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By Belinda

Last week, in my post entitled, The Defining Characteristic , I wrote about an article in The Mail on Sunday, by Lauren Booth, on her conversion to Islam.

Another part of the article, which was entitled, "Why I love Islam (...and so do my daughters,)" intrigued and disturbed me, and that was where she described her two daughters' reaction to her conversion. I quote from the October 31 article in The Mail on Sunday:

I sat in the kitchen and called them in. 'Girls I have some news for you,' I began, 'I am now a Muslim.' They went into a huddle, with the eldest, Alex, saying: 'We have some questions, we'll be right back.'
 They made a list and returned. Alex cleared her thoat. 'Will you drink alcohol any more?'
 Answer: No. The response--a rather worrying 'Yay!'
 'Will you smoke cigarettes any more?' Smoking isn't haram (forbidden) but it is harmful, so I answered: 'No.'
 Again, this was met with puritanical approval.
 Their final question, though, took me aback.
 'Will you have your breasts out in public now you are a Muslim?'
 It seems they'd both been embarrassed by my plunging shirts and tops and had cringed on the school run at my pallid cleavage. Perhaps in hindsight I should have cringed as well.
 'Now that I'm a Muslim,' I said, 'I will never have my breasts out in public again.'
 'We love Islam!' they cheered and went off to play...
I reflected a lot on that snippet. With the simplicity of children they were ready to embrace whatever it was that caused these changes in their mother. I found it disturbing that their hearts and souls were so easily won.

In doing some research on the path that these three are setting out on I read an excellent article by retired U.S. army chaplain Pastor Bob Leroe entitled Islam—submission vs grace. Pastor Bob's blog can be found by clicking on his name. His article, from a well informed knowledge base, clearly and in a balance way, lays out information it is important to know about Islam. We are so generous in our acceptance, and we should accept and respect other's choices--the alternative is bigotry and prejudice--but we do need to be educated on what it is we are accepting and just how it differs from the faith we hold if we are Christ followers.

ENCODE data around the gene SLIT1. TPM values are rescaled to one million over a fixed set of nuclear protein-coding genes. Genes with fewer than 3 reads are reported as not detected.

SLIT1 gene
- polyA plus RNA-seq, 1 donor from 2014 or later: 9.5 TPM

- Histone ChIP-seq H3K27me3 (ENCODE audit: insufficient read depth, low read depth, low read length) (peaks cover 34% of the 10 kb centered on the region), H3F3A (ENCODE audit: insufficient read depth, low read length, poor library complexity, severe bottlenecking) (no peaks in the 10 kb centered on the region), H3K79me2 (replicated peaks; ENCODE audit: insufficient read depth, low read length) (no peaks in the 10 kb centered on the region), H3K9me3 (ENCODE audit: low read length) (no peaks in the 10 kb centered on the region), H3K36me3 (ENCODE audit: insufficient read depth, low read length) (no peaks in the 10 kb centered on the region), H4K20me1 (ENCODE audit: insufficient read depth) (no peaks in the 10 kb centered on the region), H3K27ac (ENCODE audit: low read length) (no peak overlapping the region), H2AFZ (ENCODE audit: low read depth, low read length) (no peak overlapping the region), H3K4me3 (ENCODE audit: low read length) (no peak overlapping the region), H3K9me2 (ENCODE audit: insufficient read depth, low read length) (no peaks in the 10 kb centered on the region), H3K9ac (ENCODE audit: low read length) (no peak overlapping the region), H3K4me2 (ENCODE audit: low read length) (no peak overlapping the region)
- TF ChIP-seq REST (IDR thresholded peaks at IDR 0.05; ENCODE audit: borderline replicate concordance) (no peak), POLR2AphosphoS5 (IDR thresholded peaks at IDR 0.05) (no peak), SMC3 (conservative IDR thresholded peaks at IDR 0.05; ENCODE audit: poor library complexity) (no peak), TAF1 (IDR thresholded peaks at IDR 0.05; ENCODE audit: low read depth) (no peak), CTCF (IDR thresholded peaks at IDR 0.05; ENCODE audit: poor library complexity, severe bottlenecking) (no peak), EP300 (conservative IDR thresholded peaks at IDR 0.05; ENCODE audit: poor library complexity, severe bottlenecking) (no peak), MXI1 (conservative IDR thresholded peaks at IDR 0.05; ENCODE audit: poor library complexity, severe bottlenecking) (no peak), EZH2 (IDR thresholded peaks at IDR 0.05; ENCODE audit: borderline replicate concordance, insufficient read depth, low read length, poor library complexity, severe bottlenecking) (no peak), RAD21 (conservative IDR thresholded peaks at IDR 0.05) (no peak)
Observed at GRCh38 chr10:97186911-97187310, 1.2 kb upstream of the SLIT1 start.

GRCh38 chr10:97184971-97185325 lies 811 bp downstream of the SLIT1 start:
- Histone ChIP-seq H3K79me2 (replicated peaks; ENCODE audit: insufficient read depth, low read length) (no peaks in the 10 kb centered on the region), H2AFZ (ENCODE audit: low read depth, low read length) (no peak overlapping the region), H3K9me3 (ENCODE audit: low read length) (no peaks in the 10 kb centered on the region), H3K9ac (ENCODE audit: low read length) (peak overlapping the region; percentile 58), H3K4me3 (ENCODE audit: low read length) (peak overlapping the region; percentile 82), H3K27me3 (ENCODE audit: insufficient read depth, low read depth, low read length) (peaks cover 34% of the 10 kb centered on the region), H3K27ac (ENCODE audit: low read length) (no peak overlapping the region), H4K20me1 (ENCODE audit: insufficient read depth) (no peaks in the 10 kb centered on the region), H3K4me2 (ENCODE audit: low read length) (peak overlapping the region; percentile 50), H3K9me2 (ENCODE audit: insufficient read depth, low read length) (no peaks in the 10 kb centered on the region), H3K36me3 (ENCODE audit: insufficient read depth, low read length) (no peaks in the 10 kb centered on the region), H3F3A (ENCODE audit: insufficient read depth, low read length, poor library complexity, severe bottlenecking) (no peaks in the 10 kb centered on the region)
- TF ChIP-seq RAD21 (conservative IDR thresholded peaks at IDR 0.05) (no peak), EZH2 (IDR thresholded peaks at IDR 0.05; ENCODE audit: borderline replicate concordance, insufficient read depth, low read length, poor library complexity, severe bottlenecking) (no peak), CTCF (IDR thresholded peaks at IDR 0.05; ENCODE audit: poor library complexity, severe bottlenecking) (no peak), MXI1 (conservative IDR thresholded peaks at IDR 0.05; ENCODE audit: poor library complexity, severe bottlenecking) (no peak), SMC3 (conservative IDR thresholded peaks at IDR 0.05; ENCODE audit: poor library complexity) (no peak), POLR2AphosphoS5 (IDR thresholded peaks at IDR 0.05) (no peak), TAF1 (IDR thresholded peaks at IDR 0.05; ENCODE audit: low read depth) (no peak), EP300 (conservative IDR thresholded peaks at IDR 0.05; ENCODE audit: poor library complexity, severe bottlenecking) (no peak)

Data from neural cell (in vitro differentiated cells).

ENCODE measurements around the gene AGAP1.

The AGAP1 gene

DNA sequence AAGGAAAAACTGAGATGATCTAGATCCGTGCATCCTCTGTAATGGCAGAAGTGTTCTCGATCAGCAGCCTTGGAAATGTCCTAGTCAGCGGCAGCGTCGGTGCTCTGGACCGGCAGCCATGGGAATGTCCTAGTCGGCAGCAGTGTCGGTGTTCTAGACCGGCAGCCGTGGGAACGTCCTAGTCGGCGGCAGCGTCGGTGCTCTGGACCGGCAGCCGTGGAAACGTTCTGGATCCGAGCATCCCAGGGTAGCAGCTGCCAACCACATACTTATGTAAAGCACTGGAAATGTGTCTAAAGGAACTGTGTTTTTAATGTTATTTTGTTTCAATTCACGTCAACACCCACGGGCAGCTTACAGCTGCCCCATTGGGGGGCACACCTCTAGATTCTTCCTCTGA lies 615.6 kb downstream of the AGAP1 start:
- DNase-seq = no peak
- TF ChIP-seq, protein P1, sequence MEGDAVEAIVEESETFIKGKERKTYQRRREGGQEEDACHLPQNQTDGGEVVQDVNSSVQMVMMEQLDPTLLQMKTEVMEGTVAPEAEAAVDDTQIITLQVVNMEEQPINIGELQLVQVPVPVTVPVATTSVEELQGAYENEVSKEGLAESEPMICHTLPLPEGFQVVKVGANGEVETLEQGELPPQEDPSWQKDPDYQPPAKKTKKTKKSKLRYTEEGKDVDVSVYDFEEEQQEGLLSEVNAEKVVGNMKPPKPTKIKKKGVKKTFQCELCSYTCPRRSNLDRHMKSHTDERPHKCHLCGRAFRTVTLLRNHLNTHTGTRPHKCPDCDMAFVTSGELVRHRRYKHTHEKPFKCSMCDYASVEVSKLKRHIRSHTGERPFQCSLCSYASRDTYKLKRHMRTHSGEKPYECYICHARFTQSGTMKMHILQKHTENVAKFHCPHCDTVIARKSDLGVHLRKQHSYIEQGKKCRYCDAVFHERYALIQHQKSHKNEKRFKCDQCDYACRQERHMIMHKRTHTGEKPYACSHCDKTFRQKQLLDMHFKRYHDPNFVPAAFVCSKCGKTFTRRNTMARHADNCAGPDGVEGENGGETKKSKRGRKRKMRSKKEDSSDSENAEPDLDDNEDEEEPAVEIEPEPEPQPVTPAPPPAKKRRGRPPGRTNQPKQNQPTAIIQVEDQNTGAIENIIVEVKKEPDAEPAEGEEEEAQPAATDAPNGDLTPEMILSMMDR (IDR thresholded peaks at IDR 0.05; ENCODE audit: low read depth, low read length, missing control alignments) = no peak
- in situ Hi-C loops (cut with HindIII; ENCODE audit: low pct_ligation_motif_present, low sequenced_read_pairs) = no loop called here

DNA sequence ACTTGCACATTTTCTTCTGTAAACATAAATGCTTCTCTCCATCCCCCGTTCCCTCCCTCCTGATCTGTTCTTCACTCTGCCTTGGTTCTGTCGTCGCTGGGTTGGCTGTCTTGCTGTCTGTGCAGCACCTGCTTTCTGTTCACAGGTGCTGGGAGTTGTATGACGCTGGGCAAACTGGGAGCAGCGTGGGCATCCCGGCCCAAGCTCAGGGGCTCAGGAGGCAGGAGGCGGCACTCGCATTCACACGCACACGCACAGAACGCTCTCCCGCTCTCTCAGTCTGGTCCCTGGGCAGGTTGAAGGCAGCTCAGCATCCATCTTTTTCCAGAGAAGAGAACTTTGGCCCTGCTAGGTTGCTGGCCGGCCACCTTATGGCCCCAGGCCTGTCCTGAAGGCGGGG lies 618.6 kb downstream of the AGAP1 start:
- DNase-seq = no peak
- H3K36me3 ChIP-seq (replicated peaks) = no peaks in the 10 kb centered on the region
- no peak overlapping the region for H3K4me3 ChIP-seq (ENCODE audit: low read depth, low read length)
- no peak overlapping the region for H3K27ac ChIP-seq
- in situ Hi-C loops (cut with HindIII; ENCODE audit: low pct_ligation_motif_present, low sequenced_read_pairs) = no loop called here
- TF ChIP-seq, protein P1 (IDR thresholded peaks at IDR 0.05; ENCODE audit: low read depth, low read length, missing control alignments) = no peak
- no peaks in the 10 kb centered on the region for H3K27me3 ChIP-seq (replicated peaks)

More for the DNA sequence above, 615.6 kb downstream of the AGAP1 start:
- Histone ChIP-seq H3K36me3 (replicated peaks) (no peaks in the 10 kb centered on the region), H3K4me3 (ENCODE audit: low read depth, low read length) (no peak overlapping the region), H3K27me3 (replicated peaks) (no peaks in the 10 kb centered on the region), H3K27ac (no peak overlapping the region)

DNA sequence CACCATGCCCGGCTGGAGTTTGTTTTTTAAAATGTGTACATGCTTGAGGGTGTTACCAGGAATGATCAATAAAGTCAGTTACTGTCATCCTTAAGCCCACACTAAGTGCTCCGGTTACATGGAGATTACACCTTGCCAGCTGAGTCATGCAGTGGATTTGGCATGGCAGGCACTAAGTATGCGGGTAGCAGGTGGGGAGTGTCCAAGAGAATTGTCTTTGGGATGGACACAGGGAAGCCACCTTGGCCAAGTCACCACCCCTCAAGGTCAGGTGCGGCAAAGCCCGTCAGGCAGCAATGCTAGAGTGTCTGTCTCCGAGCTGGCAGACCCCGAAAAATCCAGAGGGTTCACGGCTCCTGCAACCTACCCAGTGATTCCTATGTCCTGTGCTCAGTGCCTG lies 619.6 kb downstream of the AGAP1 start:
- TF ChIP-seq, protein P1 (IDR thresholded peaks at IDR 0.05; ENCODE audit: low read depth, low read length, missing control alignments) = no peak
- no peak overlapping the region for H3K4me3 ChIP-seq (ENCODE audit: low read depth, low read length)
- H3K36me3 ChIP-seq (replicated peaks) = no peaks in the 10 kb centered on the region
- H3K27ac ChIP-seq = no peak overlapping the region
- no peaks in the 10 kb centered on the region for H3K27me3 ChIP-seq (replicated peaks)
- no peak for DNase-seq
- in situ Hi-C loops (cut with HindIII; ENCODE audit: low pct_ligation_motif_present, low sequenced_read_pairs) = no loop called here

I pray for Lauren Booth and her daughters; who admitted to only having read 100 pages of the Koran; when she discovers what lies beneath the surface of the dreamy glow she is experiencing at the moment.

Post Script: I know that his is not the sort of topic that I write about usually,  but the article sort of haunted me, especially thinking of the children.


Anonymous said…
Disturbing indeed, thanks for bringing this to our attention.
Anonymous said…
I never comment under anon but wish to here. I do not believe this conversation happened, it does not ring true in the use of language, I believe the author is telling of a conversation she wishes happened or imagined happening ... this has nothing to do with my feelings for Islam, it is more about being an informed and critical reader and about knowing a bit about how young teens talk. We all fictionalize our lives to a certain degree and that's what I think is happening here.
Belinda said…
Dear Anon,
I cannot speak to the veracity of the actual conversation Lauren Booth wrote about, but if you Google her on You Tube you will find several video clips of her public declarations and on one she is accompanied by one of her young daughters who makes a statement beside her mother.

I really struggled with writing about this because I do respect individual Muslims for their morality and individual compassion.
Angcat said…
A very compelling topic to tackle Belinda.
I am captured by the part where the daughters were so pleased that their Mom would now be dressing more modestly.
I used to live in an area with a high Muslim population and their women were always modest (yes, sometimes to an extreme). I was very conscious of my shorts or sleeveless summer dresses when I would meet one of our Muslim neighbours in the building.
I think we must ask ourselves as Christ's ambassadors if there's something we can learn from this modesty, as I see many 'upstanding' Christian women dressing immodestly
because that is the clothing that our culture offers.

Just a thought.
Belinda said…
Ang, yes, the article made me realize several things--that some might be surprised at the things children long for from their mummies, and secondly I feel challenged. What more should I be doing to invest in the generation I feel so passionately about? It's easy to cast stones...

I agree that there is something we can learn about the grace of modesty.
Personally, I find this conversation a wee bit disturbing. I agree we can find things in other faiths to admire. However, when we begin to believe that women's bodies should return to 'shameful' things ... I note no where here a suggestion that men without shirts or in short pants should think about modesty. I'm willing to be there are more kids embarrassed by dad bbqing with bare chest and bare legs than they do when having a sip in the shade with their mother's.
There are those who would believe that this blog is immodest because it's written by a woman and woman's voices have no place in the discussion of God. Women of faith have fought and continue to fight for equality - I think it's a good fight and a terrific discussion.
Belinda said…
Dave, I agree. It's a fine line between the superficial appearance of peace and modesty, and the dark side of what lies beneath. I still believe that individuals may be practicing the religion without the dark side, but it doesn't change what lies beneath and the fact that it is a religion of rules that lead their god--a hopeless pursuit. Oh no, I think there needs to be part three to this post.

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